Presentation is loading. Please wait.

Presentation is loading. Please wait.

Implementing a Realistic Climate Change Strategy Hans Konow Canadian Electricity Association April 03, 2003.

Similar presentations


Presentation on theme: "Implementing a Realistic Climate Change Strategy Hans Konow Canadian Electricity Association April 03, 2003."— Presentation transcript:

1 Implementing a Realistic Climate Change Strategy Hans Konow Canadian Electricity Association April 03, 2003

2 2 Canadian Demand Growth Forecasts to 2020 Three major outlooks indicate an average growth rate of 1.3% per year to 2020 Electricity consumption will grow more slowly than national GDP but faster than population Total final demand in: 2010 ~ 560 TW.h 2020 ~ 640 TW.h Source: A Birds-Eye View of Electricity Supply and Demand to 2020, Global Change Strategies International, 2001 Part I: Climate Challenge in Perspective

3 3 Canadian Supply Growth: Average of Modelling Results for 2010 and 2020 New demand, plant replacement and exports require significant new capacity built over the next twenty years By 2020, 205 TW.h from new plants - 35% of 2000 production Indicates new and replacement investment of over 20,000 MW per decade to 2020 (2000 capacity ~ 111,300 MW) Source: A Birds-Eye View of Electricity Supply and Demand to 2020, Global Change Strategies International, 2001 Part I: Climate Challenge in Perspective

4 4 GHG Emissions are Expected to Grow by Close to 2% per Year from 1990 to 2010 Part I: Climate Challenge in Perspective

5 5 Federal Government Expectations Against this backdrop of increasing electricity demand, tightening supply capacity, increasing GHG emissions, the sector is expected to contribute towards: 55 Mt reduction from Large Industrial Emitters under a covenant framework - Electricity could be asked to reduce as much as 18 Mt Action Plan 2000/Budget 2001 measures – Electricity sector is expected to contribute Mt Any reduction measures that the provinces undertake – e.g. Alberta Part II: Taking Implementation Forward

6 6 Constraints for Emission Reductions In reality, what electricity sector could achieve in terms of physical reductions from BAU is limited in the Kyoto timeframe because: Consumers are resistant to demand growth limitations Long-lead times and regulatory issues are likely to limit the development of large scale, low GHG sources such as hydro and nuclear in the Kyoto timeframe Emerging renewables would only make marginal impact by 2010 Early retirement of thermal plants will lead to stranded costs New generation will include significant quantities of coal/combined cycle natural gas Part II: Taking Implementation Forward

7 7 Stretching the Constraints: Taking Action However, electricity sector is already a leader in sustainable development: Electricity industry was one of the leaders in the creation of the Voluntary Challenge and Registry (VCR) program and continues to report GHG reductions through various measures The CEAs Environmental Commitment and Responsibility (ECR) program requires all members to have an EMS system in place Memorandum of Understanding (MOU) with the Department of Fisheries and Oceans (DFO) Emissions Performance Equivalent Standard (EPES) to reduce GHG emissions Part II: Taking Implementation Forward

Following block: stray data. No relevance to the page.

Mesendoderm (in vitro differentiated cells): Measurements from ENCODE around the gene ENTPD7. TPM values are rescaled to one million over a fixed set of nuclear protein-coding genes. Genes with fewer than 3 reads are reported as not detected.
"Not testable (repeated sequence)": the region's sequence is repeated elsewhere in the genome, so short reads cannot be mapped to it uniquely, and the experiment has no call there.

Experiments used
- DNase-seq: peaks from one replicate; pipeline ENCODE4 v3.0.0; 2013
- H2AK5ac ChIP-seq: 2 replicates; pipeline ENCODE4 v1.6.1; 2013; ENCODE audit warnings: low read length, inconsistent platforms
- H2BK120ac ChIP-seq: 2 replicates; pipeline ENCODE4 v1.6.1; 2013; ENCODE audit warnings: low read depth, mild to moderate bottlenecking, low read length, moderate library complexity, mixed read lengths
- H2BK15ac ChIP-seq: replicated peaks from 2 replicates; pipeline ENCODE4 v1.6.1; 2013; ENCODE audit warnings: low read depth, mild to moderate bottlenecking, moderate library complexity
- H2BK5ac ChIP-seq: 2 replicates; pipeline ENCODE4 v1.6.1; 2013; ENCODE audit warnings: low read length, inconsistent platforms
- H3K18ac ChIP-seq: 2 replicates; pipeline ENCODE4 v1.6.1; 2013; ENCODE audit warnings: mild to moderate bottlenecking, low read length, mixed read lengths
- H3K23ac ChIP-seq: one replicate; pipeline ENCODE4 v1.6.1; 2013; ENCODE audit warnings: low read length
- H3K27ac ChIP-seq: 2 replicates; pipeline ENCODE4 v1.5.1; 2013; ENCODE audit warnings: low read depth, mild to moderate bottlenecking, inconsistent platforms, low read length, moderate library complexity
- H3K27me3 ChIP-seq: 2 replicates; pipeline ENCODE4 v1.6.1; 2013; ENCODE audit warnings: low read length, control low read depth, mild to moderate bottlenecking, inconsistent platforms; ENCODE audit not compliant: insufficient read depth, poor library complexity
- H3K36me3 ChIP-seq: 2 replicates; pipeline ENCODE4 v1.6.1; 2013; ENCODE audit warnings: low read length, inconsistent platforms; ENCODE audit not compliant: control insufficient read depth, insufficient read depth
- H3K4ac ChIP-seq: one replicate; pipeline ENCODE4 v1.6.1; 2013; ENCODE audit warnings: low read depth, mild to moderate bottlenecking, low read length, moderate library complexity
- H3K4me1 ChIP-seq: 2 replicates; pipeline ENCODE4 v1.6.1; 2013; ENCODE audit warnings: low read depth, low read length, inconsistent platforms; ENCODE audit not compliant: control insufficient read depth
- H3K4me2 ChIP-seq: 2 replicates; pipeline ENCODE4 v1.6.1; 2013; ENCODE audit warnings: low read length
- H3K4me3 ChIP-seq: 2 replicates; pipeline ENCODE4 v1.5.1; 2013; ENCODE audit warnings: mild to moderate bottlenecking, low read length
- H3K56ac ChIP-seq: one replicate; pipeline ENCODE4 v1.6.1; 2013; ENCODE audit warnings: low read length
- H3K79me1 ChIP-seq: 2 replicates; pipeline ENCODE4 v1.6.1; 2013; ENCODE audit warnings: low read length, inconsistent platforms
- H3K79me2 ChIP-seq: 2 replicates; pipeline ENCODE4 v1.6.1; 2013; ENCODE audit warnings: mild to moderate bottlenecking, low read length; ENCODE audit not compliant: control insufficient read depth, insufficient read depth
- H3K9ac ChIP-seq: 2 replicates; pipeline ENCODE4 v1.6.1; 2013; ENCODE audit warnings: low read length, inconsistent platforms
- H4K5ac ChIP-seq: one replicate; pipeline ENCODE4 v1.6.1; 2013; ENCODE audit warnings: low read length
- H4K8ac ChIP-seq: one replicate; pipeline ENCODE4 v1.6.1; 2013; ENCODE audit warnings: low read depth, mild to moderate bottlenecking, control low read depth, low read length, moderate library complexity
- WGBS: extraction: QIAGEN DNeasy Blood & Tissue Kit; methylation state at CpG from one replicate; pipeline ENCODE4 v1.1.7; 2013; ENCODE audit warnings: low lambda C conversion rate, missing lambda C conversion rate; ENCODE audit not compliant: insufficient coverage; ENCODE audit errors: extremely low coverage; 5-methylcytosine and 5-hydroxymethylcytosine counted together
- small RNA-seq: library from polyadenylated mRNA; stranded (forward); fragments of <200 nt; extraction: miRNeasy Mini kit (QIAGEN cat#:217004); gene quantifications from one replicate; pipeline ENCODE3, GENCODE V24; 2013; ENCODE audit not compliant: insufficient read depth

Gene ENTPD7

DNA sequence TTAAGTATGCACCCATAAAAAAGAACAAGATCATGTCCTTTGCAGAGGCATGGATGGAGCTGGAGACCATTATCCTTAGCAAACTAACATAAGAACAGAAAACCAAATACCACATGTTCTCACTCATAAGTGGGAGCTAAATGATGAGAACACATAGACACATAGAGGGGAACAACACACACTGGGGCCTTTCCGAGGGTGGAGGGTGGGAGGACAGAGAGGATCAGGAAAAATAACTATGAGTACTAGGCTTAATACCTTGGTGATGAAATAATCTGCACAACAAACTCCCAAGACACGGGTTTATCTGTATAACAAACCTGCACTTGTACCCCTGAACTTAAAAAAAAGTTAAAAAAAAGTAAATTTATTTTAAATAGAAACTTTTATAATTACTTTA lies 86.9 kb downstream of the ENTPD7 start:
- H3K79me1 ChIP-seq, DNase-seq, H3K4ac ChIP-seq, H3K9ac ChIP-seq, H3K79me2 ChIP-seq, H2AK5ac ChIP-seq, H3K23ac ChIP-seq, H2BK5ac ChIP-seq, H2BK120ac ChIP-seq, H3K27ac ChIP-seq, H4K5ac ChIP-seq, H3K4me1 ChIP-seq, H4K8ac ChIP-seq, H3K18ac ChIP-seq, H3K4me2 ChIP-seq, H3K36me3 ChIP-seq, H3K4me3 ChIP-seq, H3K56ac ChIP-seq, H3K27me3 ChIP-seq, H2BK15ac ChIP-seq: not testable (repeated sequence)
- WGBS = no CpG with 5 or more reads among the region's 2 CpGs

8 8 Performance Standard CCGT (current technology) subject to update on an agreed basis and schedule ApplicationTo all existing coal and oil at 40 years (except in Newfoundland and north) To all new (exceptions as above) Time horizonStarts in 2008 – extends beyond 2012 to unspecified future date Basic rulePlant that is short of the standard either replaced or offset New or increased capacity that beats the standard earns transferable credit Conditions requiredAccess to functioning international credit system Level playing field – application to all power in Canada and in US Related Policy Appropriate tax treatment Improved regulatory conditions R and D commitments Key Elements of a Framework Agreement Should be Consistent With the EPES Model Part II: Taking Implementation Forward

9 9 Moving Forward with Implementation CEA and its members are ready to engage governments to agree on a framework agreement and subsequent set of covenants on the basis of the EPES model Negotiations should ideally involve the federal government, provincial/ territorial governments, electricity generators and CEA Looking beyond 2012, we need to ensure that Canadian realities in the North American context are taken into consideration during future international negotiations We need to start today framing Canadian ideas to bring the US and the developing countries into an effective global solution. Part II: Moving Forward


Download ppt "Implementing a Realistic Climate Change Strategy Hans Konow Canadian Electricity Association April 03, 2003."

Similar presentations


Ads by Google